THURSDAY, July 19, 2018 — Many family members of intensive care unit (ICU) patients are reluctant to tell medical staff of worries about their loved one’s care, a new study finds.
“Speaking up is a key component of safety culture, yet our study — the first to our knowledge to address this issue — revealed substantial challenges for patients and families speaking up during an ICU stay,” said study co-author Dr. Sigall Bell. She’s director of patient safety and discovery at OpenNotes at Beth Israel Deaconess Medical Center in Boston.
Bell and her team surveyed 105 families of patients admitted to an academic hospital’s ICU between July 2014 and February 2015. The researchers also conducted an internet survey of 1,050 people with recent ICU experience.
Nearly two-thirds of ICU patients and families said they felt very comfortable talking to medical staff about medications, but only one-third said they felt comfortable bringing up concerns about hand hygiene or aggressiveness of care.
Only half the respondents said they were very comfortable asking for clarification about confusing or conflicting information or raising concerns about a possible error. The main reasons for their reluctance were fear of being labeled a “troublemaker,” not knowing which person to talk to, and the medical team being very busy.
Younger people, men and those without personal experience in health care were less likely speak up, according to the researchers.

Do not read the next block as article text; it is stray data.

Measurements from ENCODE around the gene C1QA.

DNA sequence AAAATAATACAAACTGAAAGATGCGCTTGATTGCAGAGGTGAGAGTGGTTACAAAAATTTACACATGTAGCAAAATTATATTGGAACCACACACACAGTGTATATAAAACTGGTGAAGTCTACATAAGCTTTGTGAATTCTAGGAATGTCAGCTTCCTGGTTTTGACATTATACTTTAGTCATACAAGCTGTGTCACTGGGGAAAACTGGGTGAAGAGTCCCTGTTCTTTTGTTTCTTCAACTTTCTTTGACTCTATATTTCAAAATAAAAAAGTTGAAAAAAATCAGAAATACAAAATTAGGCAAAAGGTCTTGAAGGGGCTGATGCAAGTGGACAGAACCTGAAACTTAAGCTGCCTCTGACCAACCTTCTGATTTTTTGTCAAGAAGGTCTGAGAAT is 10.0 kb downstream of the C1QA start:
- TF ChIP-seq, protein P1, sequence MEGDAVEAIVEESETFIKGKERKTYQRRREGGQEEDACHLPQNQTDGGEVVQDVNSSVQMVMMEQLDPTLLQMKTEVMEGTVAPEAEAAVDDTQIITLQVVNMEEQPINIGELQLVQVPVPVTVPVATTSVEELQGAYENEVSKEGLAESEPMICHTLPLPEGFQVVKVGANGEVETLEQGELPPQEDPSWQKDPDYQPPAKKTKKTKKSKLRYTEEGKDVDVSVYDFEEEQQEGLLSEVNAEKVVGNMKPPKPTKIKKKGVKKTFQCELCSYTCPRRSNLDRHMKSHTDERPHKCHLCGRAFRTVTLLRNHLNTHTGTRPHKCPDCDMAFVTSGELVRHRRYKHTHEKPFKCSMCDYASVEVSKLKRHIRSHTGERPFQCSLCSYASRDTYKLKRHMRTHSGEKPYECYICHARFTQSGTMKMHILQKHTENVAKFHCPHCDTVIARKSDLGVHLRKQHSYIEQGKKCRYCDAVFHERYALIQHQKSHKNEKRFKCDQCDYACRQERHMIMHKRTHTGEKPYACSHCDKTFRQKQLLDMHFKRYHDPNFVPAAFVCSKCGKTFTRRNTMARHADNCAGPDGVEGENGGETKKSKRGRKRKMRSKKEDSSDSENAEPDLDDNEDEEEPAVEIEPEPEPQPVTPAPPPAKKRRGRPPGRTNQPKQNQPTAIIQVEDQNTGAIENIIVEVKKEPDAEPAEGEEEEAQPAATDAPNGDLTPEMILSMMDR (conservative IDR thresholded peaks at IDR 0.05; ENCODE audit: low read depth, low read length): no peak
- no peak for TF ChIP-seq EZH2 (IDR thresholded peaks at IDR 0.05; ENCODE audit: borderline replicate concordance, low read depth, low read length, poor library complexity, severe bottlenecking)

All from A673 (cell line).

The study authors noted that the people included in the study were English-only speakers and many were college-educated and had connections to the health care industry, so the findings likely underestimate the problem.
The findings were published July 12 in the journal BMJ Quality and Safety.
“In the ICU setting in particular, families — who are also among the most vigilant stakeholders — may hold key information clinicians may have overlooked, and may be the first to detect a change in clinical status,” Bell said in a Beth Israel news release.
“Our findings are important because true partnerships with patients and families may be limited if they don’t feel supported to voice their concerns,” she said.
“Our results highlight the need to explicitly support patients and families to speak up in real time about perceived errors. Hesitancy to do so represents a real safety gap,” Bell said.
The U.S. Centers for Disease Control and Prevention outlines how you can be a safe patient.
Posted: July 2018
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